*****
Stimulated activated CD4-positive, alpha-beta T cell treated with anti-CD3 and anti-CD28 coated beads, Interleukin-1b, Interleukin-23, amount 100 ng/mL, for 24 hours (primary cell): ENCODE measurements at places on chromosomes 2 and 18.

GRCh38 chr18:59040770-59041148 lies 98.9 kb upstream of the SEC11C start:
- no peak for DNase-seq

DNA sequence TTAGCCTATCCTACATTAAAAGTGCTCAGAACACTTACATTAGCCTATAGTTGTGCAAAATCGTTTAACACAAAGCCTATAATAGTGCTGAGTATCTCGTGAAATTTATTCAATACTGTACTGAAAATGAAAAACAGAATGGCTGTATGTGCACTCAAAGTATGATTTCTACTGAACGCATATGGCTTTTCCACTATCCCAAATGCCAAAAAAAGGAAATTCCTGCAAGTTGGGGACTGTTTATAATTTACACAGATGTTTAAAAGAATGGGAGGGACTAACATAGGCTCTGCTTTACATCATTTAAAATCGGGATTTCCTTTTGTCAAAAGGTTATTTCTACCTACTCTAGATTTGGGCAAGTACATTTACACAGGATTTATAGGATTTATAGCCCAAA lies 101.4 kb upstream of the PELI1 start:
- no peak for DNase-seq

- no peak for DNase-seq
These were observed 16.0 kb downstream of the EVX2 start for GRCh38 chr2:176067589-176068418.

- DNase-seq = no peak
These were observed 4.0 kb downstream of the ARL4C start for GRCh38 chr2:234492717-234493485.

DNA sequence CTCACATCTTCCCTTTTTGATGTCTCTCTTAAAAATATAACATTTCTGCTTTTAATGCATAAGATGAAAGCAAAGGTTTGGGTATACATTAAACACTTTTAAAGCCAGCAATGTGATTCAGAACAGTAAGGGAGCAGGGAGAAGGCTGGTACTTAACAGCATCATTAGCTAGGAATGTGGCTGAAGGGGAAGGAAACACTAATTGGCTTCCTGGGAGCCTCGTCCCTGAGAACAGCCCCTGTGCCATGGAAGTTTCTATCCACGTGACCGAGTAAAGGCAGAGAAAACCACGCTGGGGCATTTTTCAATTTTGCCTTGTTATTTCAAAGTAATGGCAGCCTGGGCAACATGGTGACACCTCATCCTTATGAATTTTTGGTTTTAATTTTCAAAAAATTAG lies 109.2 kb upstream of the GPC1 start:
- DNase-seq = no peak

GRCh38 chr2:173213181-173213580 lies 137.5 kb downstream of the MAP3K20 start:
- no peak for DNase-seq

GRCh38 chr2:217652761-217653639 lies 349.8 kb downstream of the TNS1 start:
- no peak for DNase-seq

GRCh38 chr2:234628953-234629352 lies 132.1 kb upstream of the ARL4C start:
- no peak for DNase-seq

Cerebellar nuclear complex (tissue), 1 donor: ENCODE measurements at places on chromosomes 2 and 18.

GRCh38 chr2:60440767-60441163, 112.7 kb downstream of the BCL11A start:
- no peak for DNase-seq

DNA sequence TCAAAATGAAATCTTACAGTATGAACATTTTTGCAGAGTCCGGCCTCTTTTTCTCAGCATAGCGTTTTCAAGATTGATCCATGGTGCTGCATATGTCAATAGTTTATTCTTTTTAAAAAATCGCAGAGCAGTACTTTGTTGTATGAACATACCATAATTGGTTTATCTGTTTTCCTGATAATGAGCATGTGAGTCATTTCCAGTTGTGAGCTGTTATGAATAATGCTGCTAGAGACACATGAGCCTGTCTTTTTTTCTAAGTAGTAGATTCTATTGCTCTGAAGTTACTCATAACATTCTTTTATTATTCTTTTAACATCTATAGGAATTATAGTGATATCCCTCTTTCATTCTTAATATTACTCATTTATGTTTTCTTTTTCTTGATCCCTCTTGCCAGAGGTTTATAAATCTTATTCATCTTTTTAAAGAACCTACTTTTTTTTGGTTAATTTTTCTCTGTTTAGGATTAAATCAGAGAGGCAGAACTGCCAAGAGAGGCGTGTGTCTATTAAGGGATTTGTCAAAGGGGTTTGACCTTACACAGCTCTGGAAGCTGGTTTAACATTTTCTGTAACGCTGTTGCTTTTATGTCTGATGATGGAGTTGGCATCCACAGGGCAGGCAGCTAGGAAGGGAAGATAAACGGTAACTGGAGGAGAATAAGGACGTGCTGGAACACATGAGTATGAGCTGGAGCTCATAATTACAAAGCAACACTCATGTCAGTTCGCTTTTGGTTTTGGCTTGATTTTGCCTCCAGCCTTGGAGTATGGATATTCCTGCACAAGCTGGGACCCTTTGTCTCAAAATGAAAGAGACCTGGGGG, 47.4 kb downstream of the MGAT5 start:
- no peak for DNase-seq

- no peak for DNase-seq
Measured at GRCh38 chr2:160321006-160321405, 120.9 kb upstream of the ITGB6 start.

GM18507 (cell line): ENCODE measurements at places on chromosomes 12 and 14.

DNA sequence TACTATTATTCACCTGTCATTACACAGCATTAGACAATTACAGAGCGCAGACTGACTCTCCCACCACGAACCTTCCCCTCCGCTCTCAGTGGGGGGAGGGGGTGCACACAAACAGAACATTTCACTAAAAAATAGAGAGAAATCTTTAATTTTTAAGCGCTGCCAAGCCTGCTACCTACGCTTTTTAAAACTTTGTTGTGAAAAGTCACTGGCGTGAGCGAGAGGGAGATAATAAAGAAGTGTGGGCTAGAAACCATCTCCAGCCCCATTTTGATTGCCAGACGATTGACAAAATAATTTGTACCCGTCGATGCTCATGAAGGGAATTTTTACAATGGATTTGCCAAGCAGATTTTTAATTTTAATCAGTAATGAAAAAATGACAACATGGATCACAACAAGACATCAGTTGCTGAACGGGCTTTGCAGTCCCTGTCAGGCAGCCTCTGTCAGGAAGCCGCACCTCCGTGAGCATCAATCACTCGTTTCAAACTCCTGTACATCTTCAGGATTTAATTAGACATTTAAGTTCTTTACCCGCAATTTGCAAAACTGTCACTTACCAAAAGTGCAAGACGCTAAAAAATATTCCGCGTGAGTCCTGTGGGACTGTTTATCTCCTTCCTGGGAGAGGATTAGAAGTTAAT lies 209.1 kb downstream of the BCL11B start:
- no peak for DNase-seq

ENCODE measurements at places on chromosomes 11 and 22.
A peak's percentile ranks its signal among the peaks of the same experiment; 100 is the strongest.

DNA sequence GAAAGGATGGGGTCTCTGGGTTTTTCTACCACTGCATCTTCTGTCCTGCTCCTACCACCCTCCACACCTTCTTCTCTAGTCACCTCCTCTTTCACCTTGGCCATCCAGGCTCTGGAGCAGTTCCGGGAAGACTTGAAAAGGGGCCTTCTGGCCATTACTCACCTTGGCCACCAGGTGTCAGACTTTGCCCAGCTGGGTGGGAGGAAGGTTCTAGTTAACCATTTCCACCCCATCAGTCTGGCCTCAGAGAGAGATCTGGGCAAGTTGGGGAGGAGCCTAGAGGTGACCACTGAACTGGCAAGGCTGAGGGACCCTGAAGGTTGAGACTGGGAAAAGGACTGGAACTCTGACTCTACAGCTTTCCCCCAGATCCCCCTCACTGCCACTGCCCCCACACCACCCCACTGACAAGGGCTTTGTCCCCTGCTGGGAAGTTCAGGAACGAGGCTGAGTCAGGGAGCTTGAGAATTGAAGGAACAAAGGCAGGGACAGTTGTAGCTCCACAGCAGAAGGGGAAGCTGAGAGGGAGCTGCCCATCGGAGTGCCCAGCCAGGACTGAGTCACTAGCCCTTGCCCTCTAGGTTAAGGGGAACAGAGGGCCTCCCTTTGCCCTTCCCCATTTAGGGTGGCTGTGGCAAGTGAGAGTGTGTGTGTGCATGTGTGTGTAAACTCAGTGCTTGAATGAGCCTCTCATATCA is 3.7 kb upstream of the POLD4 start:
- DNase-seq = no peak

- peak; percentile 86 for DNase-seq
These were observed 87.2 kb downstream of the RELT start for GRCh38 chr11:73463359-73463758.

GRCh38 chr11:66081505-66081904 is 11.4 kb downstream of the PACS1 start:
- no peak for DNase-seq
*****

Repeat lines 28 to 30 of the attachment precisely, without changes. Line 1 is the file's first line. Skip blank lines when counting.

ENCODE measurements at places on chromosomes 11 and 22.
A peak's percentile ranks its signal among the peaks of the same experiment; 100 is the strongest.

DNA sequence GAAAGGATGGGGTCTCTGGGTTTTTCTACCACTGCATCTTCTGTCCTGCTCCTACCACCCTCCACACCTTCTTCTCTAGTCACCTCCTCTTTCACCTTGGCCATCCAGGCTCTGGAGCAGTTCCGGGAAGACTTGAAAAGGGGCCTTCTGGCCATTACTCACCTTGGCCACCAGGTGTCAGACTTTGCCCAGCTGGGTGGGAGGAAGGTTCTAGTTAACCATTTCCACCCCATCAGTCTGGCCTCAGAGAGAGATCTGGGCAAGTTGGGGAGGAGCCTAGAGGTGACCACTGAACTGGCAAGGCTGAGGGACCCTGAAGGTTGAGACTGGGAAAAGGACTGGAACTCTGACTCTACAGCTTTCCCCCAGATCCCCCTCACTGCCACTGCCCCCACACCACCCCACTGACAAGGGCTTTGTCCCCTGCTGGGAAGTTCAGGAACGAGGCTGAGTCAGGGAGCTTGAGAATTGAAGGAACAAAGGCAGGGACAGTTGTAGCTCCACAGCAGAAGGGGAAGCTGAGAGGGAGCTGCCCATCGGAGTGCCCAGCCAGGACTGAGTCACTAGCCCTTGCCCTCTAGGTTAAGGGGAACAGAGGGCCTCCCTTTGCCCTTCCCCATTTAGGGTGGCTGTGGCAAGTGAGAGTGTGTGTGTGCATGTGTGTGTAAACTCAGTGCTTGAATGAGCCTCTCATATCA is 3.7 kb upstream of the POLD4 start: